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There’s a perverse logic to the otherwise pointless behavior. When the minority can’t change the outcome, all they can do is throw up arbitrary delays, in the hope it arouses controversial atmospherics. Since the relief bill is unusually popular, with Republican base energy far more devoted to the gender politics of Mr. Potato Head, they’ll feel pressured to elevate their endgame to a new level of performed horror.

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Democrats don’t really care about all of these delays, though they’d prefer not to work on the weekend. And they’re pleased that the face of the charge is Johnson, who’s built a name for himself of late spreading conspiracy theories about the Jan. 6 Capitol riot.

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“Yesterday, the Republican senator from Wisconsin, the same senator who—last summer—proudly declared that he would oppose even ‘a dime’ more in COVID relief, the same senator who spent a Senate hearing on Capitol security reading conspiracy theories into the record, and said that Jan. 6th wasn’t an armed insurrection—decided to make himself the face of Republican opposition,” Senate Majority Leader Chuck Schumer said in his floor remarks Tuesday.

“Still, we are delighted that the senator from Wisconsin wants to give the American people another opportunity to hear what’s in the American Rescue Plan,” he continued. “We Democrats want America to hear what’s in the plan. And if the senator from Wisconsin wants to read it, let everybody listen because it has overwhelming support.”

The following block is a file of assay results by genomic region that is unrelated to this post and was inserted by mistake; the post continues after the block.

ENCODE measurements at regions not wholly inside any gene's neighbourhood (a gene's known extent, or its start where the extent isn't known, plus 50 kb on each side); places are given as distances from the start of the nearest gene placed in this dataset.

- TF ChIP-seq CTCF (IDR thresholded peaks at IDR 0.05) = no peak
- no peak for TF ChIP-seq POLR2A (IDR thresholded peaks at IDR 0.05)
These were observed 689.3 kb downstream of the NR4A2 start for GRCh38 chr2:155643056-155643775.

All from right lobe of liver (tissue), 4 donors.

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There are real dangers for Democrats during the open amendment process that have nothing to do with Johnson’s assortment of gags. Republican senators will try to find weak points in Democrats’ unity and offer amendments that could tempt a Democrat or two to stray from the herd. There’s been bipartisan concern that the fund for state, local, and tribal governments is too bloated, given that a lot of states aren’t in as dire a fiscal situation as once predicted. So Utah Sen. Mitt Romney, for example, is going to offer an amendment that bars states that didn’t see a reduction in revenues—which includes California, for example—from receiving any funds.

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Amendments like these are why Democrats worked so hard these past few days to reach an agreement among themselves before the bill was introduced. Some last-minute changes were made, for example, to the formula on state, local, and tribal aid “that will help smaller population states and boosts the minimum they will receive,” as CNN reported. In other words, they accommodated potential dissent, making it much easier for Democrats to be united in rejecting Republican amendments.

Ron Johnson can do whatever he wants—force readings of amendments, manage his fellow senators like factory workers to keep action from stalling on the floor, wave his pants in the air to distract the clerk from reading at too fast a clip. But as long as Democrats are committed to the compromise they’ve worked out, the end result is just that the inevitable is pushed back a day.